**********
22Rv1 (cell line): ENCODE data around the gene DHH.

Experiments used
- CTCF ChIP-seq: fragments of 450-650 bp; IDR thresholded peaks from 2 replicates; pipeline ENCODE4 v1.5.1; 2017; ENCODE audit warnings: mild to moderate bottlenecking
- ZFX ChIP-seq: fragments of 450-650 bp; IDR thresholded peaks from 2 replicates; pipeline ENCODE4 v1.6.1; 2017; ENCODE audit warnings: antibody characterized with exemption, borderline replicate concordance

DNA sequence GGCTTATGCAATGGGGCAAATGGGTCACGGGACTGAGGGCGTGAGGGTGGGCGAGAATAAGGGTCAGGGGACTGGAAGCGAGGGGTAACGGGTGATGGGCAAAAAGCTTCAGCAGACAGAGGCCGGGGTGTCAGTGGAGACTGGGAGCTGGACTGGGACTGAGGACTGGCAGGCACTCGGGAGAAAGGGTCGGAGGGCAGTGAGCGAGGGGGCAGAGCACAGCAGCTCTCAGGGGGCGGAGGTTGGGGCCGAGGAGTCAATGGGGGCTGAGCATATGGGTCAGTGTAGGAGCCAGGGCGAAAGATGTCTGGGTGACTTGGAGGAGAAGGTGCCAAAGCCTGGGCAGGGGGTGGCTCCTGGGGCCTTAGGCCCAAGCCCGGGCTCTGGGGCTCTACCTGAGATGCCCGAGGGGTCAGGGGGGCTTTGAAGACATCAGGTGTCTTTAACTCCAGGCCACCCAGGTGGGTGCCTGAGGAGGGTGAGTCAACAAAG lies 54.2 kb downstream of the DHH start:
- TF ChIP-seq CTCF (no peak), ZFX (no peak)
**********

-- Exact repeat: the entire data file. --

22Rv1 (cell line): ENCODE data around the gene DHH.

Experiments used
- CTCF ChIP-seq: fragments of 450-650 bp; IDR thresholded peaks from 2 replicates; pipeline ENCODE4 v1.5.1; 2017; ENCODE audit warnings: mild to moderate bottlenecking
- ZFX ChIP-seq: fragments of 450-650 bp; IDR thresholded peaks from 2 replicates; pipeline ENCODE4 v1.6.1; 2017; ENCODE audit warnings: antibody characterized with exemption, borderline replicate concordance

DNA sequence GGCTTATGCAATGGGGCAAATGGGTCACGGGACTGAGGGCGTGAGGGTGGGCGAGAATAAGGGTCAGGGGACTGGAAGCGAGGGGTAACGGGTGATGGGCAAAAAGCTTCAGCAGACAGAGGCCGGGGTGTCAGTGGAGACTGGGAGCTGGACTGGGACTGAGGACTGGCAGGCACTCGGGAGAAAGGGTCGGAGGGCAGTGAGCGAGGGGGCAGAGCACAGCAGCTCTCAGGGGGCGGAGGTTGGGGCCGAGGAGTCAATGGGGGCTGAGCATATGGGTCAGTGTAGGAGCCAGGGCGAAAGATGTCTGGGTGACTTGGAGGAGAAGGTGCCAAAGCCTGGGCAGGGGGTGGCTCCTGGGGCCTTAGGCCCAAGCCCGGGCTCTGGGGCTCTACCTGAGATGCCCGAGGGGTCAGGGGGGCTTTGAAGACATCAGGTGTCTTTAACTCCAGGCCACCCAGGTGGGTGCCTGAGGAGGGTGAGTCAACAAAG lies 54.2 kb downstream of the DHH start:
- TF ChIP-seq CTCF (no peak), ZFX (no peak)